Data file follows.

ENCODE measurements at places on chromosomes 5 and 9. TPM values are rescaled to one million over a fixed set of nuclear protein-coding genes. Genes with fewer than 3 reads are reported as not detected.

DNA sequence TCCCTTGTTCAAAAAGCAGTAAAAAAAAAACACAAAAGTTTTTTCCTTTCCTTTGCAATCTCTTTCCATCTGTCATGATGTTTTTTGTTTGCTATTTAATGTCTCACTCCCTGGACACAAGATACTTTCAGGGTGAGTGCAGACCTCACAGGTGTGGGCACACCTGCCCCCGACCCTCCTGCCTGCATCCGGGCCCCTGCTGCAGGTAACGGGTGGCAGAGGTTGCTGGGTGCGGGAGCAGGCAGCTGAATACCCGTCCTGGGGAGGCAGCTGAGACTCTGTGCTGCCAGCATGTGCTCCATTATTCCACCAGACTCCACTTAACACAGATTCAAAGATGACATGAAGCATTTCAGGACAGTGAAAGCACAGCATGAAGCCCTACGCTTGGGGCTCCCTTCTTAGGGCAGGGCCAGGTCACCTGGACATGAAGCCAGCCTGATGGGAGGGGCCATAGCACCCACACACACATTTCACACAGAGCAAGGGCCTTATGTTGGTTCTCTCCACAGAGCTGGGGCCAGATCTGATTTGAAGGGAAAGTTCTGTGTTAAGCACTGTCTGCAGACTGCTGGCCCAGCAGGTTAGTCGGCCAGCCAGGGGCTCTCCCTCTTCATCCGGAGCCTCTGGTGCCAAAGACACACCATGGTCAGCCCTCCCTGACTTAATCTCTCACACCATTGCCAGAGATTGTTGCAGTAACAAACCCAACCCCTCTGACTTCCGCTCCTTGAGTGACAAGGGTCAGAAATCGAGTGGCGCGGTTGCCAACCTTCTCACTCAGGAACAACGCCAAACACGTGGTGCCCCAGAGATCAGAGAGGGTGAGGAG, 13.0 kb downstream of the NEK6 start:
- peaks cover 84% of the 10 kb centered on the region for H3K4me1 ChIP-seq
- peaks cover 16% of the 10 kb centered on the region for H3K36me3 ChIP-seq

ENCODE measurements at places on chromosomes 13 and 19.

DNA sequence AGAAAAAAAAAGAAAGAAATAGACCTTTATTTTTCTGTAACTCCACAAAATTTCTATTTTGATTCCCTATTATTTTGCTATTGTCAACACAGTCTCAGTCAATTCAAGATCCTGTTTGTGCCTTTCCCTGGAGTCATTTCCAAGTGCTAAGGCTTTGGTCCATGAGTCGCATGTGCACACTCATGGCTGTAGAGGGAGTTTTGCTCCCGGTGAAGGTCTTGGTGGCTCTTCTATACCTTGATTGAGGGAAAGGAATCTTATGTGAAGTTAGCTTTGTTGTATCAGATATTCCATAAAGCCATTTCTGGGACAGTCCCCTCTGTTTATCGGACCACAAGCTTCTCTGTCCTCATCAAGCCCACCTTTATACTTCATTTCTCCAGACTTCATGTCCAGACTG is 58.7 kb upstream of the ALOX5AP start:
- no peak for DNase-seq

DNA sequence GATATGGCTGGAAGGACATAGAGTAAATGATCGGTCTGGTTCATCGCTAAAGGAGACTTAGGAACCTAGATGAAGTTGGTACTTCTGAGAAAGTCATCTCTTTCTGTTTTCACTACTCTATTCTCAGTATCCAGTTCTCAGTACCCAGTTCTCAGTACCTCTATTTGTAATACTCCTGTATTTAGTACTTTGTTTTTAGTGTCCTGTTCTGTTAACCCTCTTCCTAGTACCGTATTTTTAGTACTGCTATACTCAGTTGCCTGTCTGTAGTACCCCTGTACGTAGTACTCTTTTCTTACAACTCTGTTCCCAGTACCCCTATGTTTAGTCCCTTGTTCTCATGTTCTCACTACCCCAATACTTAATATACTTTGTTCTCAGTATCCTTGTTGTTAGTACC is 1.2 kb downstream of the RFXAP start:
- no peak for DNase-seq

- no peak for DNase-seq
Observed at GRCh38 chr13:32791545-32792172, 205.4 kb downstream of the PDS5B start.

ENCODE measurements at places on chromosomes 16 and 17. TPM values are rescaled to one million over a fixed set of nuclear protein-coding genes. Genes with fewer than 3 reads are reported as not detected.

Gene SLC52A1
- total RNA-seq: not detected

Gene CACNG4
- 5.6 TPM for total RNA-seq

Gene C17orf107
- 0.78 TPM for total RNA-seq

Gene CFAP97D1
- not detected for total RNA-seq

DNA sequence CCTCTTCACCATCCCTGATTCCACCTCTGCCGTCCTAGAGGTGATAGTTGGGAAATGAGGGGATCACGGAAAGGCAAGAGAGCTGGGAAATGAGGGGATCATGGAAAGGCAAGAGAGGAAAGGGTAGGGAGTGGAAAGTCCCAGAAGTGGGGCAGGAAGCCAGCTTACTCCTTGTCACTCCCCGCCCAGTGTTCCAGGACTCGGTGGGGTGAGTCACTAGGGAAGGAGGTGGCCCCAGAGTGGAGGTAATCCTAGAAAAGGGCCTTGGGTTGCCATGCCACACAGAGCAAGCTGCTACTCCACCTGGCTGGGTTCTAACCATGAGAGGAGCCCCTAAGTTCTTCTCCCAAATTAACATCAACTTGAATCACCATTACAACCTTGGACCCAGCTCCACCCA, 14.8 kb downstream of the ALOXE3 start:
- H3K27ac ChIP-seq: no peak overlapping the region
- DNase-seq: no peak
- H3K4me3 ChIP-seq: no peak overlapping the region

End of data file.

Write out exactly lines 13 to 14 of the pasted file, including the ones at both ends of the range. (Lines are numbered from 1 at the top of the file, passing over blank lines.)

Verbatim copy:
Gene SLC52A1
- total RNA-seq: not detected